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BRCA2 Mutations Linked to Pediatric Non-Hodgkin Lymphoma Risk

By Labmedica International staff writers
Posted on 09 Aug 2019
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Image: A blood smear from a patient with non-Hodgkin lymphoma showing very large lymphocytes (Photo courtesy of Venngage).
Image: A blood smear from a patient with non-Hodgkin lymphoma showing very large lymphocytes (Photo courtesy of Venngage).
Inherited mutations in BRCA1 and BRCA2 genes are most typically associated with an increased risk of developing breast and ovarian cancer. BRCA2 was the third most frequently mutated gene (14 occurrences) among 3,006 survivors of childhood cancer, with the highest number observed among survivors of lymphoma.

Scientists have now examined germline sequencing data from 1,380 survivors of childhood lymphoma from two cohorts. As compared to controls with no history of cancer, non-Hodgkin lymphoma survivors were more likely to harbor pathogenic or likely pathogenic variants in BRCA2, suggesting there could be a link between the variants and non-Hodgkin lymphoma risk.

An oncology team from St Jude Children’s Research Hospital (Memphis, TN, USA) analyzed data collected by the St. Jude Lifetime Cohort and Childhood Cancer Survivors Study, both of which are studying the health of adult survivors of pediatric cancers to minimize any later-life effects. Germline whole-genome sequencing, reaching 30-fold coverage, was obtained for both groups, either from peripheral blood or from buccal or saliva samples.

The scientists identified 13 pathogenic or likely pathogenic mutations in BRCA2 in survivors of Hodgkin lymphoma and eight in survivors of non-Hodgkin lymphoma. They then compared the prevalence of these mutations in the lymphoma survivors to their prevalence among a control group of more than 59,000 people without a history of cancer amassed from the Genome Aggregation Database (gnomAD).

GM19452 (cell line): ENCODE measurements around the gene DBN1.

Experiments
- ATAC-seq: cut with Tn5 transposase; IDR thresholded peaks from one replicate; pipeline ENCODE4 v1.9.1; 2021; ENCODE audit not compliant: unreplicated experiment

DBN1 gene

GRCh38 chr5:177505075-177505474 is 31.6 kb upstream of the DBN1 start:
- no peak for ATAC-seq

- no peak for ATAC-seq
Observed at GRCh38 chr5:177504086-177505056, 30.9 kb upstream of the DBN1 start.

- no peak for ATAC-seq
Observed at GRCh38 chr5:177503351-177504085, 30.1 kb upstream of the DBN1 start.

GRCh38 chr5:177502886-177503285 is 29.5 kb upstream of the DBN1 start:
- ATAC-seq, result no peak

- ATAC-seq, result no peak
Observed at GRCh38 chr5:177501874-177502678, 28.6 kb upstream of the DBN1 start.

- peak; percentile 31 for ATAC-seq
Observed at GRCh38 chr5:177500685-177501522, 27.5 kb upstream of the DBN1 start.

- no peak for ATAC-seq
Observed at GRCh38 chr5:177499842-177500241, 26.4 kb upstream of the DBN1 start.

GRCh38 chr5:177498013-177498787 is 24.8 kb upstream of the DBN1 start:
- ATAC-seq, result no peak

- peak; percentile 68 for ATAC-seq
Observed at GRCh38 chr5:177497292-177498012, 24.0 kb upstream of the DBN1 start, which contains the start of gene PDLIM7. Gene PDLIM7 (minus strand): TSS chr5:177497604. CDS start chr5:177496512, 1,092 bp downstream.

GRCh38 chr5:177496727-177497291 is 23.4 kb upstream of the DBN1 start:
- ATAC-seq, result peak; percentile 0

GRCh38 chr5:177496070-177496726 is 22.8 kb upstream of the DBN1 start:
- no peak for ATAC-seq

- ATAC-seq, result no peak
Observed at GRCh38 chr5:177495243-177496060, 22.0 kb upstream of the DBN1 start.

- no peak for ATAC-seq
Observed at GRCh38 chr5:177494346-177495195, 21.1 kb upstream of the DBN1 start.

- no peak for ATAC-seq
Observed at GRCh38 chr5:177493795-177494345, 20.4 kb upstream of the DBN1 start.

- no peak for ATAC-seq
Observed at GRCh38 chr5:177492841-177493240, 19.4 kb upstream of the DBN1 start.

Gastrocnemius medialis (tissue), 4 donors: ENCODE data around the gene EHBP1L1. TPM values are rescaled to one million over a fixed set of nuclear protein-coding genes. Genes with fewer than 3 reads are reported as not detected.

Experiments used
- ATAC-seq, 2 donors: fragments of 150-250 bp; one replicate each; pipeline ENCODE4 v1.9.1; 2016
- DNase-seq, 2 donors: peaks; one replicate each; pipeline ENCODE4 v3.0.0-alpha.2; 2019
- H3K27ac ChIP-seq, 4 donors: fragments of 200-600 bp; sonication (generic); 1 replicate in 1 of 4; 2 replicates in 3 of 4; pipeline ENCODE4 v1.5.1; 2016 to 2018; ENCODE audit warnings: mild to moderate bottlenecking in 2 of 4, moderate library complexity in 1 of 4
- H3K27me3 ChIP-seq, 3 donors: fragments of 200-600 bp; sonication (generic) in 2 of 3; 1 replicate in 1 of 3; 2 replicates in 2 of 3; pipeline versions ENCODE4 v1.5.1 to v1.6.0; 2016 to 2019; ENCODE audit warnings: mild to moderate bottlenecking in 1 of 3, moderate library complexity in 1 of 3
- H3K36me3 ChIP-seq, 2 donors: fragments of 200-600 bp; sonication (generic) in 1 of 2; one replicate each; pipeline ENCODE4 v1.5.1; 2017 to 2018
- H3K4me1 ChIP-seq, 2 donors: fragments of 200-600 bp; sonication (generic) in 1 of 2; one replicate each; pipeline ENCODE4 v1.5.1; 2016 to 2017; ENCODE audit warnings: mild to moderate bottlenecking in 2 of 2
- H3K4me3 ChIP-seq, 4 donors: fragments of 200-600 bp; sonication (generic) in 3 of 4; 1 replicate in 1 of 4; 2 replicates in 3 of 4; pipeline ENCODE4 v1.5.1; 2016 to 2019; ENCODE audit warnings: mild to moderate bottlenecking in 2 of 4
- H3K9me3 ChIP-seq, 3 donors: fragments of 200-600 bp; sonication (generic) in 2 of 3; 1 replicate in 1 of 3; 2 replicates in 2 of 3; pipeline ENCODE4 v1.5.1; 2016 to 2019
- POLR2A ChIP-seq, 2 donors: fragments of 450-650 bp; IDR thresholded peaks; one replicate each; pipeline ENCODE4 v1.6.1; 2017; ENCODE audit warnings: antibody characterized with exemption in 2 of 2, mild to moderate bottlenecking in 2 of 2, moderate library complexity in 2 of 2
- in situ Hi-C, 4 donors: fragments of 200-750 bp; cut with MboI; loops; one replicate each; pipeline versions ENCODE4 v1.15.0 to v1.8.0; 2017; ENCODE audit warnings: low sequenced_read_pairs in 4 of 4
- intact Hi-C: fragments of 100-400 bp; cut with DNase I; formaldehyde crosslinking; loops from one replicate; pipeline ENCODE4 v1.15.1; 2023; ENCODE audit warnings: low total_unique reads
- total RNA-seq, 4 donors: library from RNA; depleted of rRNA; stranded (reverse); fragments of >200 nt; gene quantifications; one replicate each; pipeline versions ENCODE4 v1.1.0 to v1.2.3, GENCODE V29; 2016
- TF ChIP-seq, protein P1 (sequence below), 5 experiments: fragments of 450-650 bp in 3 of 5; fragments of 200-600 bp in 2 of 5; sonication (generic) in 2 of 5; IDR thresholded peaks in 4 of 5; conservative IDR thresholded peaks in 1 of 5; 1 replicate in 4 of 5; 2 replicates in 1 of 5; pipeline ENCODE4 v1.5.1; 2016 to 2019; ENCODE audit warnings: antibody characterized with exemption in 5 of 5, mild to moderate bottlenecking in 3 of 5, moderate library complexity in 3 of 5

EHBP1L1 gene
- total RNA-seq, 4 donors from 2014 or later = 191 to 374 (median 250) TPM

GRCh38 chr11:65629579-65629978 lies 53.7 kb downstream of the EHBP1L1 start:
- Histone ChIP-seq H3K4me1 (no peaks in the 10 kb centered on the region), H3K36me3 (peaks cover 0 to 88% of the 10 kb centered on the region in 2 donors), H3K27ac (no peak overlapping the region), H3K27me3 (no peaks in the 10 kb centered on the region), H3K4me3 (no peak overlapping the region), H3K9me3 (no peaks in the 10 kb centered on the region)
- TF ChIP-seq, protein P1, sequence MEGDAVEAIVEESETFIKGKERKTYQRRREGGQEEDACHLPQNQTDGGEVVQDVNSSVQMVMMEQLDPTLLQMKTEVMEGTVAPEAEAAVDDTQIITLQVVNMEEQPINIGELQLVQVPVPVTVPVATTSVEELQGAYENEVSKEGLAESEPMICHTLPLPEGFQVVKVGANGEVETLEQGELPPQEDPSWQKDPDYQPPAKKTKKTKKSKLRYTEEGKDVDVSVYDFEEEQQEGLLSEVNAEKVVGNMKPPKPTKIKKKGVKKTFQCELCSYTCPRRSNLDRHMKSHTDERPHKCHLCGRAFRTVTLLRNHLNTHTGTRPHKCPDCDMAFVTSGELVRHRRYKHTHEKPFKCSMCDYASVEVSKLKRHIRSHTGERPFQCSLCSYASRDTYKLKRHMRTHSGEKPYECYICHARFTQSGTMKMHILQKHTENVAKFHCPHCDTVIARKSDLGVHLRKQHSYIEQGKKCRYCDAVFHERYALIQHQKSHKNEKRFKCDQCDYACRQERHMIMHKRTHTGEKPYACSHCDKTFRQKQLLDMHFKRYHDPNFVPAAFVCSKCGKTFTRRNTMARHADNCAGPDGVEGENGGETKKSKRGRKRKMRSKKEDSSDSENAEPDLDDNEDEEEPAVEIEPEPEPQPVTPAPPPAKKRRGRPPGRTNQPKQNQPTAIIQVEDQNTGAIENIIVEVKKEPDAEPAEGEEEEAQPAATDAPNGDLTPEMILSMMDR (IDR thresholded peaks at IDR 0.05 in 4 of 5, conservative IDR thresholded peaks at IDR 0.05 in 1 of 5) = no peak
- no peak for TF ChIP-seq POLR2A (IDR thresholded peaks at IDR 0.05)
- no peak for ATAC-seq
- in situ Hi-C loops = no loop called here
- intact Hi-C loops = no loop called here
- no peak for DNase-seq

In their cohort, they found a statistically significant association between lymphoma and mutations in BRCA2. When they stratified the patients by disease type, they found that the statistical significance held for a link between BRCA2 mutations and non-Hodgkin lymphoma, though not for Hodgkin lymphoma. Additionally, six of the seven childhood non-Hodgkin lymphoma survivors for whom the scientists were able to get family histories had family histories of BRCA2-related cancers like breast, prostate, pancreatic and melanoma cancer.

The authors concluded that pediatric or adolescent non-Hodgkin lymphoma could possibly be included in the list of cancers associated with germline BRCA2 mutations. Further, they argued that non-Hodgkin lymphoma survivors could possibly benefit from increased surveillance for other BRCA2-linked cancers.

Leslie L. Robison, PhD, chair of St. Jude's department of epidemiology and cancer control, said, “The more we know about the biology that drives a particular cancer, the more a patient's care can be precisely tailored. This includes cancer prevention and cancer screening, where an understanding of inherited mutations can help us put in place strategies to care for that patient and family long-term.” The study was published on July 25, 2019, in the JAMA Oncology.

Related Links:
St Jude Children’s Research Hospital


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